I named BlackRock Kelso Capital Corp. (BKCC) in my best cheap stocks under $10 to buy in June. And while shares have gone nowhere, BKCC stock does continue to boast a massive 9.3% dividend yield based on its last payout of 21 cents per share quarterly.
That means even if shares continue to see pressure, you’ll still make a decent return on this cheap stock.
BKCC is a business development company, or BDC, which generates revenue from investments in and loans to midsized companies. As that capital generates returns, BlackRock Kelso shares generate big dividends.
Of course, that means BKCC lives and dies by its underlying investments. You can look into its full list of investments here for more detail … but the good news is that, broadly, the American economy continues to improve and there appears to be a durable recovery underway.
If the economy picks up steam and more midsize companies look to expand, BlackRock Kelso will benefit handsomely. This company’s great dividend and the fact it trades for a roughly 10% discount to its book value also are big pluses.
Hercules Offshore (HERO)
Price as of 8/14/14: $3.24
Oil stocks haven’t really been all that kind to investors over the last few years. Weak pricing coupled with weaker energy demand in emerging markets has hurt the bottom line.
However, long-term investors should always have some energy exposure in their portfolio. And while fracking is all the rage right now, there’s no denying that a lot of the “easy” onshore energy is gone and energy companies will increasingly have to explore offshore and deepwater oil fields to keep up with global demand.
There’s where drilling services company Hercules Offshore (HERO) comes in.
Now, Hercules’ stock price is down more than 55% in the last year thanks to a lot of short-selling, some analyst downgrades and a painful restructuring But the company divested a number of barge-based rigs in 2013, and has posted a profit in five of the last six quarters — with revenue growth to boot. The company is going to finish fiscal 2014 in the black, and is trading for a paltry 8 times its forward earnings.
Now oil stocks will never trade for a mammoth premium, but at worst, HERO is fairly valued after the crash — and its improved balance sheet shows this stock is not going to disappear.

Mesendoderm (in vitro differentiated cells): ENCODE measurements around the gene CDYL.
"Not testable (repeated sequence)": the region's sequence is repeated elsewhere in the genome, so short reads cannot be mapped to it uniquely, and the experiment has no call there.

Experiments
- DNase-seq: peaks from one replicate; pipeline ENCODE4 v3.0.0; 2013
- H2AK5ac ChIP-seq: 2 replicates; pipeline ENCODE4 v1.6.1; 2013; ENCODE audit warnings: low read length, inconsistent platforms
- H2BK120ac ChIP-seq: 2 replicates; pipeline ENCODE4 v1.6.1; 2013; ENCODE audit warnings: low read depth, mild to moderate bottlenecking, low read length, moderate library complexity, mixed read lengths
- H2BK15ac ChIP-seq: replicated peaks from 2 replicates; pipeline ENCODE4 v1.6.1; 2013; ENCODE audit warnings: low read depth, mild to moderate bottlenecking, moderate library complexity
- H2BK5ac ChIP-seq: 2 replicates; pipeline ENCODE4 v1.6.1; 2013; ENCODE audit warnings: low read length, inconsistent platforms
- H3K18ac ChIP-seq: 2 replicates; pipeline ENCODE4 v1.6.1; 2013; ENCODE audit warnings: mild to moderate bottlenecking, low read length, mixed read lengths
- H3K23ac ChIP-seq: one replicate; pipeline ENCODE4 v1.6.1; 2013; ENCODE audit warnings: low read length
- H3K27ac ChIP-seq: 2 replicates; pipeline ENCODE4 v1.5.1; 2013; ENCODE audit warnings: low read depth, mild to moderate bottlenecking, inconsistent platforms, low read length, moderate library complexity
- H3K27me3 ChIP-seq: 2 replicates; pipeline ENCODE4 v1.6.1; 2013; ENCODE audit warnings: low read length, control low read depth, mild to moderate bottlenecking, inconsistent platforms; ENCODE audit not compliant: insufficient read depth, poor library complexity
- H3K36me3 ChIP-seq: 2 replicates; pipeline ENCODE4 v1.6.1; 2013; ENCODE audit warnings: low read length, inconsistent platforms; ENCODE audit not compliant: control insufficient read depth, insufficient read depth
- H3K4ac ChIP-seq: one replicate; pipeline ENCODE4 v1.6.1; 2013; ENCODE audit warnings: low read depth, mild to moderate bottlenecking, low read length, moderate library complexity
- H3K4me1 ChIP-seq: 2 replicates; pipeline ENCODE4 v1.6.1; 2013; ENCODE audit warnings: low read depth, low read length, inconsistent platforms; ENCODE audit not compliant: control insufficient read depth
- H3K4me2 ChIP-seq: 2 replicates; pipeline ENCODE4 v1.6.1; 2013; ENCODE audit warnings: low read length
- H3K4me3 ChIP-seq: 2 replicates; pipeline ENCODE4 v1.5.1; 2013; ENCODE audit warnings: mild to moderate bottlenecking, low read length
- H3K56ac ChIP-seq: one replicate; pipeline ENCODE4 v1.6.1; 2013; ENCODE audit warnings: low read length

It might take some time to turn around the sentiment, but I’d be confident in making an investment despite the big drop because Hercules is profitable and it operates in a business that is sure to have decent baseline demand — if not growth — in the years ahead.
AK Steel (AKS)
Price as of 8/14/14: $9.79
AK Steel (AKS) is a boring materials stock that does just what you think it does — produces steel, for use in industrial and electrical applications.
Commodity stocks have certainly taken it on the chin in recent years, thanks to the one-two punch of the commodity crash of 2008 depressing prices and the Great Recession and emerging-market slowdown sapping demand.
But after bottoming at less than $3 a share last year, prices have more than tripled to current levels and there is a decided tailwind behind this stock despite its single-digit share price.
The worst of the commodity crash seems to be over, with stable pricing for materials and most materials stocks right-sized for weaker demand out of China and the West. AK Steel is forecast to nearly break even in fiscal 2014 and return to a decent profit in 2014 as a result.
Investors are starting to see the value here, since even after a 17% run year-to-date AKS stock trades for just eight times fiscal 2015 earnings.
There is undoubtedly risk here, since AK Steel is a cyclical stock that does best amid strong industrial and manufacturing demand. But if you believe the worst is behind us, this materials stock will give you a good foothold in the resurgence of global manufacturing in the years ahead.
Great Lakes Dredge & Dock (GLDD)
Price as of 8/14/14: $7.42
Great Lakes Dredge & Dock (GLDD) is another rather boring, cyclical company that hasn’t gotten a lot of love over the past few years.
For those unfamiliar with the process, dredging involves underwater excavation. Typically this involves either deepening shipping lanes to facilitate travel, or moving sand in beach replenishment efforts to protect against erosion. Great Lakes serves not just its namesake region, but also the East Coast, West Coast and Gulf of Mexico regions.
Now, GLDD has had a rough go since its initial rebound during the 2009 snapback. Since early 2012, the stock is up about 30% to deliver only half the profits of the broader market. Furthermore, GLDD cancelled its dividend in 2012 and burned a lot of long-time investors.
Great Lakes has had trouble staying above $9 for long, and last year the stock saw trouble as earnings releases kept getting pushed back — culminated at last by a restatement of two quarters of results this spring, and the resignation of the current COO and former CFO Bruce Biemeck as a result. It’s always hard to trust a company that has fishy accounting practices, and Wall Street hasn’t been kind to GLDD stock since April as a result.
However, the company is indeed profitable … and while it’s trading for a pretty rich 16 times future earnings, Wall Street could very well be lowballing those targets because of past accounting transgressions.
It’s a risky play, to be sure. But what with increased industrial and manufacturing business in the U.S., shipping lanes are increasingly important and governments are finally seeing a recovery in their tax base to allow dredging projects to take place — particularly now that America can export crude oil.